Subsistence and Commercial Activities. The Yanomamö may be characterized as foraging horticulturists. Crops, most notably plantains and bananas, compose up to 75 percent of the diet calorically and are cultivated through pioneering shifting cultivation. Wild resources gained through gathering, hunting, and fishing supply important protein needs. Typically, the Yanomamö devote two to three times more effort (measured in hours per day) to these subsistence tasks than to horticulture. Many Yanomamö trek for a month or more during the year, living in provisional camps some distance from their village and depending heavily on wild resources. The Yanomamö associated with missions engage in light commercial trade or wage labor, but such Yanomamö probably amount to no more than 15 percent of the entire population.
Industrial Arts. The few technological items the Yanomamö make are mostly used for subsistence tasks. They include burden and food-serving baskets, bows and arrows, and a variety of single-use items such as tree-climbing thongs, leaf containers, and vine hammocks. Western manufactures have nearly replaced many traditional artifacts such as crude clay pots and fire drills. Where the Yanomamö have close contact with the Yekuana, they are adept at making tools necessary for manioc preparation and dugout-canoe construction.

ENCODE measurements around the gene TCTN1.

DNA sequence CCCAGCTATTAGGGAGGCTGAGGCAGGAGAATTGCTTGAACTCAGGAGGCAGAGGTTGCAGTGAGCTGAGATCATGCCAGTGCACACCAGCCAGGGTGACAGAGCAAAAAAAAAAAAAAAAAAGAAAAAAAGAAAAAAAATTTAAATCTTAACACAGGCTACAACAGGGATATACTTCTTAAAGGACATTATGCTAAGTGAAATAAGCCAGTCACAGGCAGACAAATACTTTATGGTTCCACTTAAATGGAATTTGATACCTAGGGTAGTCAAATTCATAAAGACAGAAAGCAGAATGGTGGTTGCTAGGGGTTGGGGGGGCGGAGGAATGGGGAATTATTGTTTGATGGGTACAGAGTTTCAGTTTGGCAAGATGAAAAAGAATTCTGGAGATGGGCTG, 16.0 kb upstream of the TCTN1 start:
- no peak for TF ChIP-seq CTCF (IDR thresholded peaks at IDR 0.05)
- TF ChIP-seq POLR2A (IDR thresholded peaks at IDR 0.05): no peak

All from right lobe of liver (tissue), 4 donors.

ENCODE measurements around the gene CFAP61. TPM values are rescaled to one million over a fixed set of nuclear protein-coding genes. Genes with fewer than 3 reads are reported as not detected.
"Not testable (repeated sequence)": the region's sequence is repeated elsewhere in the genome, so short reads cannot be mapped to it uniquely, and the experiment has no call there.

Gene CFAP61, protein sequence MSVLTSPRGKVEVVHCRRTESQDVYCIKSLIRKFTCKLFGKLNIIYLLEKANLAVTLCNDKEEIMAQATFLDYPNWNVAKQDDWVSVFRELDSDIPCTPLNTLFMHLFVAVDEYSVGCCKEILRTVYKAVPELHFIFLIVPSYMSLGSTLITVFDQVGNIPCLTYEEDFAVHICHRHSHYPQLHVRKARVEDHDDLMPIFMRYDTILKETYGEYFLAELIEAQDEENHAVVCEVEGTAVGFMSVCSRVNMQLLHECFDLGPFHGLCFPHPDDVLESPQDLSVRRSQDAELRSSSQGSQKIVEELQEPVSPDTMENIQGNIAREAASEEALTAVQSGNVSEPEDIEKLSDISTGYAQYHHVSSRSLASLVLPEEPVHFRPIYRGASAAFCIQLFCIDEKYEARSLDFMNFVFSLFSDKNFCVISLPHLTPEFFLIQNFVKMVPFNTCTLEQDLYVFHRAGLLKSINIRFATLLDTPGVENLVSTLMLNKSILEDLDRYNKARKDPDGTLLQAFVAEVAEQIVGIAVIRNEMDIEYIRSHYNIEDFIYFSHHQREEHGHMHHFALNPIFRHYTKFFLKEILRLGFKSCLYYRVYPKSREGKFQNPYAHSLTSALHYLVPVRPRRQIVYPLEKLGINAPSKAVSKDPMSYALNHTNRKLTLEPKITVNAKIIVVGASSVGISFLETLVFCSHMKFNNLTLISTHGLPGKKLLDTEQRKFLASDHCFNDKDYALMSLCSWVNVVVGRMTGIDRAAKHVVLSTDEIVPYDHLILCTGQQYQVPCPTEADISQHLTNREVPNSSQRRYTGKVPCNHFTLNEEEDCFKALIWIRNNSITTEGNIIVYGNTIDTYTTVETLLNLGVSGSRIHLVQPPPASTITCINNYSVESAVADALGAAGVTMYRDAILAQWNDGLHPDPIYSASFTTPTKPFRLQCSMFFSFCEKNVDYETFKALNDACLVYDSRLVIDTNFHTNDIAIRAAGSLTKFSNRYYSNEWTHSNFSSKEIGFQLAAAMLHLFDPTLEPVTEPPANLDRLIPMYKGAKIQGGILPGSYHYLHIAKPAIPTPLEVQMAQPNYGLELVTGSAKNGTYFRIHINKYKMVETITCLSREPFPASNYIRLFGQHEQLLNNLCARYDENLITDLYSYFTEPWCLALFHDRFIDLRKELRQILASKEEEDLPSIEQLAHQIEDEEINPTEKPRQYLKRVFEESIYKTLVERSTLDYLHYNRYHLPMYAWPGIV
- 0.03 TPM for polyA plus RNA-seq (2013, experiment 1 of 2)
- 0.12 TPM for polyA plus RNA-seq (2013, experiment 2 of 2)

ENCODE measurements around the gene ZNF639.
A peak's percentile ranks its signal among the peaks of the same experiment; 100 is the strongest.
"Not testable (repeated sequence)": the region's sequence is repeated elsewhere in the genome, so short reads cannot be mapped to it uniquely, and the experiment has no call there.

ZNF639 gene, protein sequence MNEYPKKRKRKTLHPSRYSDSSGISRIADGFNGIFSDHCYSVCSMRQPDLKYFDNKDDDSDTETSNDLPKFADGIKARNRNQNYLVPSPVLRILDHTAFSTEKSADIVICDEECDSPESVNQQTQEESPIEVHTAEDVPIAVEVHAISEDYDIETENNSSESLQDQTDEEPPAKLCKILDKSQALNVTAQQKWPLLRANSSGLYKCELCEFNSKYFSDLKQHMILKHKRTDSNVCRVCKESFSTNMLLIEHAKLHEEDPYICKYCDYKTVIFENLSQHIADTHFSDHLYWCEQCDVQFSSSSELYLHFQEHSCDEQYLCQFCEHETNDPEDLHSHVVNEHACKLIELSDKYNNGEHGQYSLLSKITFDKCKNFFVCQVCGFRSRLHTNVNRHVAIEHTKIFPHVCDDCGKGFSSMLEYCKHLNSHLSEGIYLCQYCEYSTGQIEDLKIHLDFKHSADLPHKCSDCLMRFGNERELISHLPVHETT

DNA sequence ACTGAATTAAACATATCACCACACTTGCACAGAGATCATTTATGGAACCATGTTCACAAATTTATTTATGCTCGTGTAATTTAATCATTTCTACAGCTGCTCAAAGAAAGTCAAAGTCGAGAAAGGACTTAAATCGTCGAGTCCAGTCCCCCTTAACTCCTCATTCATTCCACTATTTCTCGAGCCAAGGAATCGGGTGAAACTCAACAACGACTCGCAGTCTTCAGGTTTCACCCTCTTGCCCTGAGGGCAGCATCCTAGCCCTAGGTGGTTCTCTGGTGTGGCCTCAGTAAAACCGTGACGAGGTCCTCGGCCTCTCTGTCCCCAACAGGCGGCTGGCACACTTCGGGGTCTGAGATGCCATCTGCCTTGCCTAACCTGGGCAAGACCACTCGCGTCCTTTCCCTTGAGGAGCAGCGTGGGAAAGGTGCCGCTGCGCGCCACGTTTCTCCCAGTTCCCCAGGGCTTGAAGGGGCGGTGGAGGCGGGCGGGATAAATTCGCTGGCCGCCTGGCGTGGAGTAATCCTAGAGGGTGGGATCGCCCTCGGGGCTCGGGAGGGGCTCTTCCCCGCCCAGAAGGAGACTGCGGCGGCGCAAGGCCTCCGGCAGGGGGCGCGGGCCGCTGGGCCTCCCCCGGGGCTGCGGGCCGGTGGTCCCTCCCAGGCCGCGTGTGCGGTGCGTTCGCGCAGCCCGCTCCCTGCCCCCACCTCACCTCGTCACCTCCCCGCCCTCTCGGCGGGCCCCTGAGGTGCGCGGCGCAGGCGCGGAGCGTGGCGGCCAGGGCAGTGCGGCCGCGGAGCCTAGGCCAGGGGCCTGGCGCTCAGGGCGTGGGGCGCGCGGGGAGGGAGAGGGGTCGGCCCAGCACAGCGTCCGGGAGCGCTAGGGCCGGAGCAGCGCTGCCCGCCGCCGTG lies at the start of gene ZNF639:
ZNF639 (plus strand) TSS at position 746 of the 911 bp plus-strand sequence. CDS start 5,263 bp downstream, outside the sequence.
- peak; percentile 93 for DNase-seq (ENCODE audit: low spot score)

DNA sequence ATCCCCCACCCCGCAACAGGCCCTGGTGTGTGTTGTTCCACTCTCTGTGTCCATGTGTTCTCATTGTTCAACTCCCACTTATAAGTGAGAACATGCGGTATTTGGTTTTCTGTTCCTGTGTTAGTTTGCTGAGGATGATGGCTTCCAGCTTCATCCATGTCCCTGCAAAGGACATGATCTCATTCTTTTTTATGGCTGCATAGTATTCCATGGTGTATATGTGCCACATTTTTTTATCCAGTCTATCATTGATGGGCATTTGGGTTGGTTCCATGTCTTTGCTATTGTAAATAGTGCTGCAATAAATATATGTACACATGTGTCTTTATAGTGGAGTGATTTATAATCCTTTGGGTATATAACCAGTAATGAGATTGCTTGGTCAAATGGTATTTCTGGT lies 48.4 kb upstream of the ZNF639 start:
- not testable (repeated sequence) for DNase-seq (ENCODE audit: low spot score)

Trade. Internal trade among the Yanomamö is extremely well developed. Some trade is the result of differential distribution of primary resources (e.g., hallucinogenic plants) or a temporary surplus of prime domesticates (e.g., cotton or good hunting dogs), but in other instances trade is the exchange of material tokens to symbolize alliances between individuals. Since about 1970, most Yanomamö have become totally dependent on outside sources of axes, machetes, aluminum cooking pots, and fishhooks and line. Most of these items have come from missionaries as gifts and wages. Through mission-organized cooperatives, the Yanomamö recently have begun to market baskets and arrows and some agricultural products. Trade has a much longer history where the Yanomamö are in close contact with Yekuana.